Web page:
We hope you made it to some of the awesome events at the Bay Area Science Festival that wrapped up this weekend. A theme throughout numerous events for young and old were robotics. It’s no secret that we love robots here at BSR. We talked about the intrigue of aerial robotics before. We especially hope you had a chance to visit our sold-out event, Touch Me, and engaged with some fascinating innovations presented there. If you missed out, you can read all about robotic skin at Stanford and the work of Kal Spelletich with us online.
But we have to admit that, beyond the science, a small part of our fascination with robotics is pure enjoyment. Yes, the DARPA cheetah represents cutting-edge science, but the public’s interest in new robots extends beyond the science for the same reason the movie Transformers became a box office hit. Tinkering with robotics just for the fun of it was highlighted at BarBot, a gathering of cocktail robots in SF for the Science Festival. Read on to start your week off with a little body electric—we have awesome videos of robot bartenders for your perusal as well as some cool info on how to make your own robot here in the bay!
Robots serving up Manhattans in the city
This year marked the 7th anniversary of BarBot robot festivities in San Francisco, an event hosted by the Robotics Society of America. The venue was perfect for robot liquor handlers and the SF robot vibe. To put yourself in the scene, imagine a psychedelically illuminated basement where R2D2 was happily chirping and making friends with a steampunk drink mixer, Elixirator, and his maker. Robot wars were concurrently underway (video here for a tastefully sedate version of this). And, not surprisingly, an anti-robot protest occurred as the evening progressed.
While you could bring your own robot to the event (examples here and here), the main focus was on a series of home-built liquor handlers featuring a dizzying array of colors, gizmos, gadgets, and audio effects. Underneath the glitz, the majority of the machines operated off of peristaltic pumps. We were too scared to ask if these parts were purchased from used lab equipment websites for fear of quenching our thirst in tasting the futuristically prepared cocktails. Mercifully, most of the hardware behind the robots were safely and purposefully tucked away under tables and screens. Some BarBot attendees, like Bartendo, boasted rather advanced technology for liquid mixing. Other makers rely on existing tech, like the MaiTai Bot (video here) that integrated Bartendo’s minimalist configuration behind a flashy exterior.
Other stand-outs included the SantaBot (video here), which boasted liquid dispensing jets reminiscent of old-school NERF water guns. The charmingly simple “Tipsy Bot” reminded me of the home built machines you’d normally see at Odyssey of the Mind. Other favorites of mine unabashedly incorporated scientific labware. Evil Mad Scientist Laboratories, for example, dreamed up a lovely drink mixer with a couple of beakers usually used to collect aspirated waste! Another unnamed bot had, with some imagination and considerable flair, used two magnetic optical mounts and some large volume Eppendorf syringes to whip-up a mean Moscow Mule. A San Francisco robot roundup would not be complete, of course, without a decisively hipster bot, which was dedicated to churning up Irish coffee and housed in a fruit crate no less. It was clear that this hipster bot wouldn’t be caught dead trying too hard with the LEDs, UV lamps, or flashing lights so commonplace among its bot peers. Half of the fun of course was checking out the bot makers themselves playing their parts as mad inventors and otherwise showcasing and promoting their toys: lab coats, mohawks, fluffies, man-kilts, top hats, and bunny ears were abound. In their everyday lives, the bot creators most likely mirror the majority of the attendees—coming from all walks of life, though strong links to industry were inevitable as was the representation of start-ups.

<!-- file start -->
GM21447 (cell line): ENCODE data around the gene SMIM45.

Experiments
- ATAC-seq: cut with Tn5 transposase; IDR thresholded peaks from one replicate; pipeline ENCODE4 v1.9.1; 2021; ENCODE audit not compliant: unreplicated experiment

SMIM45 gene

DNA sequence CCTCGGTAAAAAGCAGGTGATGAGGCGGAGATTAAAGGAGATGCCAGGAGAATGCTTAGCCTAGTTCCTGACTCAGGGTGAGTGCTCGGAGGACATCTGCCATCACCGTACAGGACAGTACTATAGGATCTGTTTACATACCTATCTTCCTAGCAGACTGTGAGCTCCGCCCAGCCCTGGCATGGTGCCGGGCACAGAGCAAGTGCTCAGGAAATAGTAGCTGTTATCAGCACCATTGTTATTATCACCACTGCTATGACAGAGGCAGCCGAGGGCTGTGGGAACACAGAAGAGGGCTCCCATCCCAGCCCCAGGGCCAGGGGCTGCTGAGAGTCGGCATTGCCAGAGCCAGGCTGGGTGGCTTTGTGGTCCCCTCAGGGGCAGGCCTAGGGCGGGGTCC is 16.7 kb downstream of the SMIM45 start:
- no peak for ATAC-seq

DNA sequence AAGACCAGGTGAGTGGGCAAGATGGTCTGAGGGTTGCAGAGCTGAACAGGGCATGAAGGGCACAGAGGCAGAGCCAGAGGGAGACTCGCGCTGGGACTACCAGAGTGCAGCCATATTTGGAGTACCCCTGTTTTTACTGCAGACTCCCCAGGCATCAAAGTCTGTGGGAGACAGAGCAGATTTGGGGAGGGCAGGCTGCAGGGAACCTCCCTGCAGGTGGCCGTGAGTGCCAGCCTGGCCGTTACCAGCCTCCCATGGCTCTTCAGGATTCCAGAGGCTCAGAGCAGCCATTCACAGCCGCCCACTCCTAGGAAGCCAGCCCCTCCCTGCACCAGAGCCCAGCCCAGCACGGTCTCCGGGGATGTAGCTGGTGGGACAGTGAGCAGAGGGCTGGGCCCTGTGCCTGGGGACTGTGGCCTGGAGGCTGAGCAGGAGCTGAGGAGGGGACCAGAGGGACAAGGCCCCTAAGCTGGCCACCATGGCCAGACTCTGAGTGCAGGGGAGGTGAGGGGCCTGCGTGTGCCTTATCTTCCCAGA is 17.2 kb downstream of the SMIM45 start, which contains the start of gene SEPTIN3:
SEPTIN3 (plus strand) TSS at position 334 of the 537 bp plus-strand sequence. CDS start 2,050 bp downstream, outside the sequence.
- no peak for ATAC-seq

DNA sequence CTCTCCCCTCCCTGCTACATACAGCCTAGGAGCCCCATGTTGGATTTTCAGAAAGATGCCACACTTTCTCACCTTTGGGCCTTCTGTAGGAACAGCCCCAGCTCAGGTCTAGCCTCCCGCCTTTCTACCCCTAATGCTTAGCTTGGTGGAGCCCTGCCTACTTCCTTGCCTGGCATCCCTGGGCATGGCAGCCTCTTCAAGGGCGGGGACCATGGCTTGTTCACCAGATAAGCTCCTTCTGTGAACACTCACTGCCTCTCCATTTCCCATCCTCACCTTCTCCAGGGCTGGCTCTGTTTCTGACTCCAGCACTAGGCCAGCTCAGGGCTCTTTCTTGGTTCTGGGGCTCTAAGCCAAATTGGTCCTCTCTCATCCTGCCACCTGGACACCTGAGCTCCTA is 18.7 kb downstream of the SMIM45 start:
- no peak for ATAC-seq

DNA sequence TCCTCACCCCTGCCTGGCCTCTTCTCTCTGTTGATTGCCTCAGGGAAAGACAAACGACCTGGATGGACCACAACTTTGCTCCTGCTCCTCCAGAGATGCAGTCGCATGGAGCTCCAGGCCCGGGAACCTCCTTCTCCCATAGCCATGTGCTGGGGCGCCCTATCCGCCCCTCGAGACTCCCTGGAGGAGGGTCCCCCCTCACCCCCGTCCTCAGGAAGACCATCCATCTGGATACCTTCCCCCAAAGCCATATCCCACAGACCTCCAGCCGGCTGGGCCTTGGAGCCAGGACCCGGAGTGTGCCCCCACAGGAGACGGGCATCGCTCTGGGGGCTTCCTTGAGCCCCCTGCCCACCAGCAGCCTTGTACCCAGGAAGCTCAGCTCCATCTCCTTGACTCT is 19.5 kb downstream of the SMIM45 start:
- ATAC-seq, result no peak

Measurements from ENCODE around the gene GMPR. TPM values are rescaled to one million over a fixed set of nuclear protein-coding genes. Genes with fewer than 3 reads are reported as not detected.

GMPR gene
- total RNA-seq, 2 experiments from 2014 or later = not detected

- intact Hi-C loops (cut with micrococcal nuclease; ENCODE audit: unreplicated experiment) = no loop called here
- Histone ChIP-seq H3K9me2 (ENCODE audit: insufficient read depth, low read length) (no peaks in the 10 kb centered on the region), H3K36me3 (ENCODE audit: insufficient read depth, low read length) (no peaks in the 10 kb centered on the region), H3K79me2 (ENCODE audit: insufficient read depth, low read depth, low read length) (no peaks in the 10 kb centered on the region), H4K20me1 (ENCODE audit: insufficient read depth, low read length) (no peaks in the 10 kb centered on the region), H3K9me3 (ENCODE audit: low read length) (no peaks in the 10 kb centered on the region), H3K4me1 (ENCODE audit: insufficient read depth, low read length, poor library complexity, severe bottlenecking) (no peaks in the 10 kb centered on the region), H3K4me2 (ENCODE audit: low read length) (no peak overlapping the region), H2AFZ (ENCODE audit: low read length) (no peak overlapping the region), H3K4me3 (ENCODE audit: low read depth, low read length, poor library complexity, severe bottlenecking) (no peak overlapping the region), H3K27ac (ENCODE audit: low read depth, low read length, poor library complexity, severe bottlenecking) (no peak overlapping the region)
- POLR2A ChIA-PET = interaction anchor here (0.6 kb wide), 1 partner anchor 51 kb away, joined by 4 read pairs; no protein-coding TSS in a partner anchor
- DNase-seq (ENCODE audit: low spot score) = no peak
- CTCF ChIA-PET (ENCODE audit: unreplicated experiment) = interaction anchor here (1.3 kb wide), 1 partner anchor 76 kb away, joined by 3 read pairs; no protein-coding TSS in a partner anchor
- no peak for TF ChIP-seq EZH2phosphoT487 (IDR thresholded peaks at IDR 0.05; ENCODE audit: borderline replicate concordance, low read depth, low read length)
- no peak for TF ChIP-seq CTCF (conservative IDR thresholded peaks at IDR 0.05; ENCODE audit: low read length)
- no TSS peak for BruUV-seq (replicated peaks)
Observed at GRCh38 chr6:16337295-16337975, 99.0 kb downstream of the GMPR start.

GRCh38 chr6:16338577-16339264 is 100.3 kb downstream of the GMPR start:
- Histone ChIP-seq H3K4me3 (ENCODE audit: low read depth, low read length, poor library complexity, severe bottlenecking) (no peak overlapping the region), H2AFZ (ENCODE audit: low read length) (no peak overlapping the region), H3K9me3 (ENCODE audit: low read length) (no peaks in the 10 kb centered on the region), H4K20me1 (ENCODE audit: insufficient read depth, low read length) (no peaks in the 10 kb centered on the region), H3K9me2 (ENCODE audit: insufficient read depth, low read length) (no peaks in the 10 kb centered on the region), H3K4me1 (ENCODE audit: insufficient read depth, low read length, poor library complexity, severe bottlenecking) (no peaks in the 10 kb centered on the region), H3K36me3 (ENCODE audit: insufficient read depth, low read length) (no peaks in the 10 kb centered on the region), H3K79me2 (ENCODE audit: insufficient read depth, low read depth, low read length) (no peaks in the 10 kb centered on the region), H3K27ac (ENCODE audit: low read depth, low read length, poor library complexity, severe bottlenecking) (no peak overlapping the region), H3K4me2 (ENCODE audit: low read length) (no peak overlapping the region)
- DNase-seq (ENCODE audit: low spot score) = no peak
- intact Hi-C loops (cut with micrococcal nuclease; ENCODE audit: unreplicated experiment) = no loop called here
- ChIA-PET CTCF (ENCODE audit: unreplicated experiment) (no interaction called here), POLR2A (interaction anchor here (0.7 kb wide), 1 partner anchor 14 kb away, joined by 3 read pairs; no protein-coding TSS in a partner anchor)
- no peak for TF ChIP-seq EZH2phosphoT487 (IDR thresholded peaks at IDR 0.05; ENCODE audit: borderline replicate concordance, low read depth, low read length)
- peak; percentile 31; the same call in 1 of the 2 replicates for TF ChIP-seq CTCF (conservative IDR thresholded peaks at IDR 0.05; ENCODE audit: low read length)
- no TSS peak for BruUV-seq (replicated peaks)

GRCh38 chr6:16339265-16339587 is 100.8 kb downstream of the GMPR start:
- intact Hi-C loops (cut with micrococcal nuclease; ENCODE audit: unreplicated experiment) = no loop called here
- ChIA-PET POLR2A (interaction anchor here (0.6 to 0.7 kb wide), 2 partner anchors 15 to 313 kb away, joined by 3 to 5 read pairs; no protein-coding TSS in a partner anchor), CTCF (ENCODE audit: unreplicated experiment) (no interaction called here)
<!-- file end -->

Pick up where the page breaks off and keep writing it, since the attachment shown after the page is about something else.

If you just want to build a robot of your own, a little bit of digging reveals that there are certainly opportunities to get something going in time for next year’s festivities! The Crucible in Oakland, for example, has a series of classes for all ages to help fuel your skill set. And if you’d rather tinker solo, check out Ardunio and kits from Adafruit. If you really want to get into it, you could even link up with some of Berkeley’s pro-robot student groups and volunteer at events like the PiE Robotics Competition.
No discussion on bots can be complete without a plug for Cal’s campus research. We would be seriously amiss not to point out that the Berkeley research community has long-standing connections to some extraordinary innovations in scientific robotics. The Molecular Foundry of Lawrence Berkeley National Lab houses a series of unique instruments for multiplexing challenging organic and inorganic synthesis. One famous headliner in this class is WANDA, the Workstation for Automated Nanomaterial Discovery and Analysis. Researchers travel from around the world to perform experiments on WANDA, an instrument capable of exploring multidimensional parameter space in nanocrystal synthesis under air-free conditions. On campus, Berkeley has historically been at the forefront of innovation in robotics from the early development of the robotic fly to DASH, the Dynamic Autonomous Sprawled Hexapod. Students in the EECS department today are hard at work developing novel robotics including advanced systems to study locomotion along with cyborg insects.